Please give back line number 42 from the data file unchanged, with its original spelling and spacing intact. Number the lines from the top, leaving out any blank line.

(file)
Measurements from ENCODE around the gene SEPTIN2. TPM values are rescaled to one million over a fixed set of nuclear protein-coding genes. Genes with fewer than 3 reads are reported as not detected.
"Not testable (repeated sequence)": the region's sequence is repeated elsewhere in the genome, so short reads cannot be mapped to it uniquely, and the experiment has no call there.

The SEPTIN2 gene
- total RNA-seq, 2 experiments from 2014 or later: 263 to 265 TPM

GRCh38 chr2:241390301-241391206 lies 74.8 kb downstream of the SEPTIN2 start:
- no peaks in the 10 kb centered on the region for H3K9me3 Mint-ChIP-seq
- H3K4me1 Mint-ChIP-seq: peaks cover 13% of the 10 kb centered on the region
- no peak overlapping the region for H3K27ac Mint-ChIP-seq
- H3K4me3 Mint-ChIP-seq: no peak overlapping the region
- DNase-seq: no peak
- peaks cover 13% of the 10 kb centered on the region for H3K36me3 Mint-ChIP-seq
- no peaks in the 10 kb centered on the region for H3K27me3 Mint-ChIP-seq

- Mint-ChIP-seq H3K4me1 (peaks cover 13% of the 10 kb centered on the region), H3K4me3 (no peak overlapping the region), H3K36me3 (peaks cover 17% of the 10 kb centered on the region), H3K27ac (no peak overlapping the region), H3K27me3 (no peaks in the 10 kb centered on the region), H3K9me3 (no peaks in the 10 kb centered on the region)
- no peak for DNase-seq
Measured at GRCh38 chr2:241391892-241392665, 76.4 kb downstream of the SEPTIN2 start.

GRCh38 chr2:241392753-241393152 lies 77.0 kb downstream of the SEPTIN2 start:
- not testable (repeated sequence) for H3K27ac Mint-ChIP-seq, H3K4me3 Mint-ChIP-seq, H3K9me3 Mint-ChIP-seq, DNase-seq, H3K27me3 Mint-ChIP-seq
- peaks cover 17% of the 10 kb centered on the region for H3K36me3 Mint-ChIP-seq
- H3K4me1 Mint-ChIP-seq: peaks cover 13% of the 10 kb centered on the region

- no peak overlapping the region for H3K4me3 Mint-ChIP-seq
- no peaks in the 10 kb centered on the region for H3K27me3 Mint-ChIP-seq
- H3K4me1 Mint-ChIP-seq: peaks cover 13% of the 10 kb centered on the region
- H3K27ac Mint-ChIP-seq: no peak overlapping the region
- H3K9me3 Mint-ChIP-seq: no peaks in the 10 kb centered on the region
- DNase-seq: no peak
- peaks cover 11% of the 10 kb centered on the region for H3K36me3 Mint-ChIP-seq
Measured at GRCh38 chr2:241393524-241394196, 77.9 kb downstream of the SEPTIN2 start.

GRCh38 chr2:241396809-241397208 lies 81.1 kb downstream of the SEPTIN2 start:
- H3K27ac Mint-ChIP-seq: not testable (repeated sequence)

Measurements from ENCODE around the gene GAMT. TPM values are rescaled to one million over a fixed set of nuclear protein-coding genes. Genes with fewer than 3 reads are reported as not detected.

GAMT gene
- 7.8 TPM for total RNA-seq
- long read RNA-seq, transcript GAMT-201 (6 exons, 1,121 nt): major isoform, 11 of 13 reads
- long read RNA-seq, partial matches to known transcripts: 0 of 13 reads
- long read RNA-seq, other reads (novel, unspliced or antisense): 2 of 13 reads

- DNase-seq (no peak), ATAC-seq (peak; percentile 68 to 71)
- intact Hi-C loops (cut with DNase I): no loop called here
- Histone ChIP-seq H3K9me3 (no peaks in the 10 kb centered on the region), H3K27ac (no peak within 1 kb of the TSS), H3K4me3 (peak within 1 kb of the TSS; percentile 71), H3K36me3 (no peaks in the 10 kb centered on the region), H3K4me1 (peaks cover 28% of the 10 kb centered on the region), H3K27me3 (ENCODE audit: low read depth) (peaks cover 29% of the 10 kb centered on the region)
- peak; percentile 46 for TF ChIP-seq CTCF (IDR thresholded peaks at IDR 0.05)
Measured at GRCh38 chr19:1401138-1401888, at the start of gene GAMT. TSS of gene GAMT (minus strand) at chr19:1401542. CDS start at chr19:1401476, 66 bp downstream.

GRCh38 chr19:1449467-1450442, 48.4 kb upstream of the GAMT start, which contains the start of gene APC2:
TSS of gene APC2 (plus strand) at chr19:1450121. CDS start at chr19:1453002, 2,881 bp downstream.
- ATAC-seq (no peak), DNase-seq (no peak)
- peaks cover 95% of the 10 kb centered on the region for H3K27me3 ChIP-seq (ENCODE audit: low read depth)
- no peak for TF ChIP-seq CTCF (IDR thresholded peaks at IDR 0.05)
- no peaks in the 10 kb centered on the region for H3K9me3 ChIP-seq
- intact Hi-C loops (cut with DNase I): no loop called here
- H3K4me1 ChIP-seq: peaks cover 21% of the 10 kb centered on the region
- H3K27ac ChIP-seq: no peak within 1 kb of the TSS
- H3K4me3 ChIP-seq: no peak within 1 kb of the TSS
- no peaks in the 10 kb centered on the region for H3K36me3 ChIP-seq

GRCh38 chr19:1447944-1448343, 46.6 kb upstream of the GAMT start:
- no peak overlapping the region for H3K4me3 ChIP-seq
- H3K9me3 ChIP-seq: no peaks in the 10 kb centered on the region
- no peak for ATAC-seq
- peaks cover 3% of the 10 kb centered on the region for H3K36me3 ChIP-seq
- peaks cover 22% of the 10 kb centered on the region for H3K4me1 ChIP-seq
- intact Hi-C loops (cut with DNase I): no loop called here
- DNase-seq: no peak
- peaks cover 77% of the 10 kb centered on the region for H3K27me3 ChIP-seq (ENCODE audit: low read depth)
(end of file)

TSS of gene APC2 (plus strand) at chr19:1450121. CDS start at chr19:1453002, 2,881 bp downstream.